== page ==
Update: We’re in the process of fixing the calorie calculations. Currently, any runs greater than 60 minutes in duration will be affected. Once we’ve patched it on our side, we’ll run a process that will go back and sort it out for all users affected.
We’re continuing to work our way through all the charts on Smashrun, making them interactive one by one. This weekend, we’re updating the pace chart on the bottom of the By Run page. It’s been a staple since Smashrun began, but it’s always been, let’s face it, kind of underwhelming. It’s a bar graph with pace, no more no less. We discussed ripping it out and starting fresh, adding some textures, and shadows, maybe a cute little bubble tooltip and a couple of gradients here and there.
Then we sobered up the next morning, and came to our senses. We realized that old run chart is a classic. It’s a pair of tried and true NB 574′s. Understated, free of pretense. It says how fast when. No animated bubble tooltip required. But we thought, what if we took that old classic and dropped a brand new engine in it?
Say hello to your new run chart. It’s just like the old run chart. But behold! It does stuff.
Mouse over your run graph, click and drag to select an area of your run. You’ll immediately see the average pace for the selected area. You can drag your selection, expand or reduce it, and see how your pace changed over various splits. The nice thing is that you can see any split you want. You can, for example, compare each 10k split of a marathon, or the pace of each effort and recovery over a set of intervals.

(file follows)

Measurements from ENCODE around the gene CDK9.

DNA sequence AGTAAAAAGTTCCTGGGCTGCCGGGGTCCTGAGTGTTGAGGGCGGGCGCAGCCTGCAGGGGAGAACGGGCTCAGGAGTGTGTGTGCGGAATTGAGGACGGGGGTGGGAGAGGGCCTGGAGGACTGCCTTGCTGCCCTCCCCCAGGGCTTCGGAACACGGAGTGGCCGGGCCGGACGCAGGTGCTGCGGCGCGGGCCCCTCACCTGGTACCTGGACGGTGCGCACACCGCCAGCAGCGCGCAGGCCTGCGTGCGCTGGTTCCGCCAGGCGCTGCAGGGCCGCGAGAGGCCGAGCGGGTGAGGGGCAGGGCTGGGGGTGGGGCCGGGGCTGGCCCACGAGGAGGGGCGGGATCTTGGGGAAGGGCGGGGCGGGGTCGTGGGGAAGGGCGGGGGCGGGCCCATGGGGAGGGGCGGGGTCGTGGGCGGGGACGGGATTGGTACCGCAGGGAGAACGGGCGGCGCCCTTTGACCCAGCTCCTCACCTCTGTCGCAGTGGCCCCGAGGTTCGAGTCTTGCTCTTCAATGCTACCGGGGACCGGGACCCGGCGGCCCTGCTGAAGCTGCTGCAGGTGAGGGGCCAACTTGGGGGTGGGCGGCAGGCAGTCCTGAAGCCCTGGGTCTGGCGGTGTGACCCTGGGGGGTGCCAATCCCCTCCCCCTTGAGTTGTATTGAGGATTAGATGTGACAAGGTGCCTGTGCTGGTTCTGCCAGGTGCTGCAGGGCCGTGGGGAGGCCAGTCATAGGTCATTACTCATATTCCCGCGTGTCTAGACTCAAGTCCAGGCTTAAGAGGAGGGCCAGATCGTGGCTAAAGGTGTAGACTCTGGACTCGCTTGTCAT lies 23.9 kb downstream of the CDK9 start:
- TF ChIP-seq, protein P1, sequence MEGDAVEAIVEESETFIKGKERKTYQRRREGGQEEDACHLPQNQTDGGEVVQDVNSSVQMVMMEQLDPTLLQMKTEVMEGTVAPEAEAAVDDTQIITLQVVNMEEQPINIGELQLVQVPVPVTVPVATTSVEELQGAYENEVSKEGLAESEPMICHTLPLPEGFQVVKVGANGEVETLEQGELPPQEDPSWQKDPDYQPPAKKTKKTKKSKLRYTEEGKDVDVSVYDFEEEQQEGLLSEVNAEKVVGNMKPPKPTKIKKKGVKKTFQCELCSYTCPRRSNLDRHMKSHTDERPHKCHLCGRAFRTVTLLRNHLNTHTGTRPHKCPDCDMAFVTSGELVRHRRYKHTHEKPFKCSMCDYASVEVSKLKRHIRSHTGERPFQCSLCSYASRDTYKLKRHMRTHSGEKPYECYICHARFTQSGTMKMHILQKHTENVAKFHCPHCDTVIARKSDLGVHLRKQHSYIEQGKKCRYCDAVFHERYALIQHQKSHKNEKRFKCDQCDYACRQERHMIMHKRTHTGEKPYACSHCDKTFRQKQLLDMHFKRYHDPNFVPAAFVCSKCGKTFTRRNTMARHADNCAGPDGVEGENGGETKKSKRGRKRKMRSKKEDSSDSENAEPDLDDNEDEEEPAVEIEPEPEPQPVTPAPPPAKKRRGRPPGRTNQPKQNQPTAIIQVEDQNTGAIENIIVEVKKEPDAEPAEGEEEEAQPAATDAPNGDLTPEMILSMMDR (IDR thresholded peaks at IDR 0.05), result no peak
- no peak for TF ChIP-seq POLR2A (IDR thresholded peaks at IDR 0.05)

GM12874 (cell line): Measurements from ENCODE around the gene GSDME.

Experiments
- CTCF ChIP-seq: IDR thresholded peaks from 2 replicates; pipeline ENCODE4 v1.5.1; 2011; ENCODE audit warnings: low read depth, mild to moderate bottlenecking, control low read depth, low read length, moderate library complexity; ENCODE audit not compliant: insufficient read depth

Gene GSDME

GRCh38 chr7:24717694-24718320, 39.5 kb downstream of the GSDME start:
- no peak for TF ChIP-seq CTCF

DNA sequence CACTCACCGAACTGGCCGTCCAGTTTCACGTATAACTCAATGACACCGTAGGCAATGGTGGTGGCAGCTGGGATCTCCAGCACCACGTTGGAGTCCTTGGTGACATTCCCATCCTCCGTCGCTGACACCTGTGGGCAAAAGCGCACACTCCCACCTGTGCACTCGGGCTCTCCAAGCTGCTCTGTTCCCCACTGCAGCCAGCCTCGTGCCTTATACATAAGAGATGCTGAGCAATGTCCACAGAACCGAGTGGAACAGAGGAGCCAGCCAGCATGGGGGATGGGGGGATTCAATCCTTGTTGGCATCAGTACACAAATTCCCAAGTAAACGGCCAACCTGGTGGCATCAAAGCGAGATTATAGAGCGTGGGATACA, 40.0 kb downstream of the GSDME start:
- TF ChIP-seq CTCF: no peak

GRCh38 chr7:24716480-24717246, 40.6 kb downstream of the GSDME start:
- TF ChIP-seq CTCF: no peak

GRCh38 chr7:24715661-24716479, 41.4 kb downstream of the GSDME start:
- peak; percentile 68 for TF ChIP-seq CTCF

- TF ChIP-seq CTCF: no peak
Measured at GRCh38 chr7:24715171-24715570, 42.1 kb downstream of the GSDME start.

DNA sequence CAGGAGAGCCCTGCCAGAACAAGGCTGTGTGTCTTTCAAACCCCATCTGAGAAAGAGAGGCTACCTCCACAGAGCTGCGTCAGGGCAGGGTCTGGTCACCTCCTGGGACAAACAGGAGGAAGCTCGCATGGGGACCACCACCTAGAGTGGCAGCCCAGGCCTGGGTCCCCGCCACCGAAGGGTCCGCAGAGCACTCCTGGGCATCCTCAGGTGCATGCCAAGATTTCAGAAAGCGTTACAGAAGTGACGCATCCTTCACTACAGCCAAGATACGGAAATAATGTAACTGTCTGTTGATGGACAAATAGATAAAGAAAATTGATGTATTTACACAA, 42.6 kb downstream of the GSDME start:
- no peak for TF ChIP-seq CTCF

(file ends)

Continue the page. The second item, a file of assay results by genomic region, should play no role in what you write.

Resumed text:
This new functionality is available for all users Pro and Free alike, but we cooked up something extra if you’re a Smashrun Pro user. We’ve added an elevation gain/loss chart just below the run chart. You can use this to find the elevation gain of individual climbs and descents, and compare your pace and average heart rate.
And when you double click any section it’ll open up in the pro map for further analysis.
We also took this opportunity to earn a few more grey hairs by doing some serious data reconciliation. We coded the run graph in one programming language, and the pro run map in another, so we could reconcile between them. With pauses, floating points rounding issues, and intermittent data this was no small feat. To make this all happen, we’ve also started interpolating meaningful trackpoints (if your watch records a point at 1.96km and at 2.07km, we estimate your pace/HR/cadence at 2.0km). We’ve added some minor GPS error correction, and we’ve revised our elevation calculations to use more sophisticated resampling and error correction techniques.
This was all, of course, a total, utter, and complete nightmare. And there’s no doubt that with millions of runs now in the system, you’re going to run into at least a few issues. Let us know what you find and we’ll sort it out.
Note: User runs are being migrated into the new interactive pace chart in batches. We’re prioritizing it based on the most recent runs logged and user activity. Although, all runs should be all set within about 24 hours. Let us know if you don’t see it by then!